Assembling the Architect
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Assembling the Architect

The History and Theory of Professional Practice

George Barnett Johnston

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eBook - ePub

Assembling the Architect

The History and Theory of Professional Practice

George Barnett Johnston

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About This Book

Assembling the Architect explores the origins and history of architectural practice. It unravels the competing interests that historically have structured the field and cultivates a deeper understanding of the contemporary profession. Focusing on the period 1870 to 1920 when the foundations were being laid for the U.S. architectural profession that we recognize today, this study traces the formation and standardization of the fundamental relationships among architects, owners, and builders, as codified in the American Institute of Architects' very first Handbook of Architectural Practice. It reveals how these archetypal roles have always been fluid, each successfully redefining their own agency with respect to the others in the constantly-shifting political economy of building. Far from being a purely historical study, the book also sheds light on today's digitally-enabled profession. Contemporary architectural tools and disciplinary ideals continue to be shaped by the same fundamental tensions, and emergent modes of practice such as BIM (Building Information Modelling) and IPD (Integrated Project Delivery) represent the realization of programs and agendas that have been over a century in play. Essential reading for professional practice courses as a contextual and historical companion to the Handbook, Assembling the Architect provides a critical perspective of the profession that is fundamental to understanding current architectural practice.

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CHAPTER ONE
Seeing Double: Histories of Architectural Practice
A predominant historical assumption about the transplantation of the European concept of architecture to North America uncritically accepts an old-world/new-world dialectic about the origins of culture and the trajectory of civilizing taste. We need not subscribe to reactionary doctrines of American exceptionalism in order to counter that trope; rather, it is possible to recognize that within the mechanisms of colonialism, practices as well as theories are transformed when they travel. Their meanings and practical implications can and do change when transplanted to new soils.1 The “break” in continuity of architecture culture and practice from the old world to the new embodied both political and ideological differences despite any apparent continuities with European formal stylistic traditions. In many respects, architectural practice had to be reinvented in the new colonial context, but it emerged in turn with its own colonizing tendencies that acted back upon the source.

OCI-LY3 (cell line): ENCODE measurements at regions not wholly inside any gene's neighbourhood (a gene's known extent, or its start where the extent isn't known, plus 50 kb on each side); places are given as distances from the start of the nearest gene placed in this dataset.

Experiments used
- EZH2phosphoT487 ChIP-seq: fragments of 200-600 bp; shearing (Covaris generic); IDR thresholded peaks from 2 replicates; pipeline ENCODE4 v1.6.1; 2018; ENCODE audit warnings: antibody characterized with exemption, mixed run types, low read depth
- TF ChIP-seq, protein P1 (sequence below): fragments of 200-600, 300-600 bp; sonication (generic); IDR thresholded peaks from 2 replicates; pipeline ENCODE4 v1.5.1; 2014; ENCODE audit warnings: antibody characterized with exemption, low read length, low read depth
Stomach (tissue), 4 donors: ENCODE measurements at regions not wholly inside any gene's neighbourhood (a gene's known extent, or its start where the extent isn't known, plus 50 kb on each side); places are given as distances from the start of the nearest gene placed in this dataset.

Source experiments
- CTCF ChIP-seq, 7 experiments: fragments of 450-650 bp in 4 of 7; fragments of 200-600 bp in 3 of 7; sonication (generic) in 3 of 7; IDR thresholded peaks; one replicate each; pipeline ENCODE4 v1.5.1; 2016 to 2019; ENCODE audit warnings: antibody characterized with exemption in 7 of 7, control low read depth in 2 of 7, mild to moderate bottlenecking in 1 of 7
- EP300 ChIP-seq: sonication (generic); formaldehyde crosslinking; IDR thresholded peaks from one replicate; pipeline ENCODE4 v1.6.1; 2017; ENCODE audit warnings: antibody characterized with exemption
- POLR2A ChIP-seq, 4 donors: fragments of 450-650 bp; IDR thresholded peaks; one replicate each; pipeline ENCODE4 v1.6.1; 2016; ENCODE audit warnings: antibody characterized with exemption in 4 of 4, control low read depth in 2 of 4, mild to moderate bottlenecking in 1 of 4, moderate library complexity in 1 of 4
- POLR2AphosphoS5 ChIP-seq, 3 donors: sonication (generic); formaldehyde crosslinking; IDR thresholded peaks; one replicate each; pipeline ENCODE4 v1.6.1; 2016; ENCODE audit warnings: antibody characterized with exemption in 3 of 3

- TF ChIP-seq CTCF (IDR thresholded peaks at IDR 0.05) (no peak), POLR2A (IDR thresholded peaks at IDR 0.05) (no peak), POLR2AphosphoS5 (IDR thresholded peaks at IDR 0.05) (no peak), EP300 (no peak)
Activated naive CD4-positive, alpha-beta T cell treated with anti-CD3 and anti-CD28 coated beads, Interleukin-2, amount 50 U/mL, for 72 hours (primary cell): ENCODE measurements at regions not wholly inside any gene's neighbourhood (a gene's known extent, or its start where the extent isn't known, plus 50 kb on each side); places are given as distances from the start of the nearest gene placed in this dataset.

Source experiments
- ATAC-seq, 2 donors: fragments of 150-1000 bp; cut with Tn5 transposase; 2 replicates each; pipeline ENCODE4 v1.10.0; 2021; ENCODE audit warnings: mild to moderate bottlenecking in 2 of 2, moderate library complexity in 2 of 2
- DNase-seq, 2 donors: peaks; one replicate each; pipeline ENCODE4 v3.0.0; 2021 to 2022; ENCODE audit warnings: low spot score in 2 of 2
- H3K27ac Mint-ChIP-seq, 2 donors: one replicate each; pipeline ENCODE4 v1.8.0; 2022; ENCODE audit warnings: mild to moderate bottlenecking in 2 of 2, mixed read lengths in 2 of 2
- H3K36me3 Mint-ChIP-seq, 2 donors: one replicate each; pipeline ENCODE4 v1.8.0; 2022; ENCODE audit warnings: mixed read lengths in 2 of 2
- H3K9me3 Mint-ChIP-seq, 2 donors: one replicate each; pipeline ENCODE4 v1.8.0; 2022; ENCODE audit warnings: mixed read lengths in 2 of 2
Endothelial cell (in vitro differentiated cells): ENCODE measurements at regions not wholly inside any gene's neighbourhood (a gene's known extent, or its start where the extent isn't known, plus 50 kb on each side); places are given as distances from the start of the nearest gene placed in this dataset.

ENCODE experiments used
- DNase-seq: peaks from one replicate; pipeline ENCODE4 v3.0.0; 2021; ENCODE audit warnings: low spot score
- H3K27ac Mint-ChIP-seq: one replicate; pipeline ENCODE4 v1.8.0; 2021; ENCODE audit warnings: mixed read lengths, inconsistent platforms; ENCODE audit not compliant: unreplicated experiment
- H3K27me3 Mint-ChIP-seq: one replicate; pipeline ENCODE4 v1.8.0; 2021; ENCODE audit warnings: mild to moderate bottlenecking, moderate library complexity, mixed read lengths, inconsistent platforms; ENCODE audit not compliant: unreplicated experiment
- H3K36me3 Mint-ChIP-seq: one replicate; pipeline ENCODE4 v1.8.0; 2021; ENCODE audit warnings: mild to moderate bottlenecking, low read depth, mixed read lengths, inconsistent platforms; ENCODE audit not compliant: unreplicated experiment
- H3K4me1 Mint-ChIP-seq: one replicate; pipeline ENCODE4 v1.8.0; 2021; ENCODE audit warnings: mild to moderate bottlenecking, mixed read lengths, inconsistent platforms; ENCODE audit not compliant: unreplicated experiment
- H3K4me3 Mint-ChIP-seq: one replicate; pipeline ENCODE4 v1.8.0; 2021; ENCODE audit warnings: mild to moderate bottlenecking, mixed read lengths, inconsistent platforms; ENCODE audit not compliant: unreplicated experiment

Instruments of architectural practice such as contracts and change orders, shop drawings and specifications did not just spring forth from nowhere; rather, they developed over time as functional equivalents on the social plane of the material-specific tools that mediate any craft or trade. They rationalized and formalized the social and material interactions bred by increasingly complex building tasks. As such, they served as structuring mechanisms both shaped by and shaping practice, both enabling and constraining human agency. Such tools were forged in response to indigenous needs to mediate differentiated local building cultures.
Even while local conventions held sway, architectural practice in the United States became increasingly nationalized following the Civil War. Legal precedents, business tactics, and building materials and techniques migrated across state boundaries; dialog and debate about the uniform terms of contractual relations were propagated by professional organizations and trade publications; the education of architects became increasingly institutionalized. When Frank Miles Day set himself the task in 1917 of soliciting, sifting, and distilling “best practices” from professional colleagues from across the country, he hit upon a novel device that seems only in retrospect to have been an obvious or inevitable form. The drafting and ongoing revision of Day’s Handbook of Architectural Practice made the nationalization—and rationalization—of architectural practice an explicit process. Once published, it established a baseline of shared experience and common wisdom that redounded to the standardization of previously tacit, locally differentiated practices.
Owners and builders, their umpires and agents
Before we can even begin to imagine an architect on-the-scene as owner’s agent or master builder, we must first envision a relationship far more fundamental, the one that obtains between owners and builders themselves. According to a late-nineteenth-century treatise on construction law, “The relation between the builder and the owner is formed exclusively by the contract.”2 From this we might wonder, which came first, the architect or the contract? While Vitruvius posited the existence of the architect as an historical fait accompli already deeply embedded in Greco-Roman culture from ancient times, the raison d’être of the architect in America cannot be so quickly assumed. The necessity for and presence of the architect in the settlement of North America were neither functionally nor historically preordained; rather, the role of architect on this continent had to be reestablished in its own right, within an endemic culture of practice.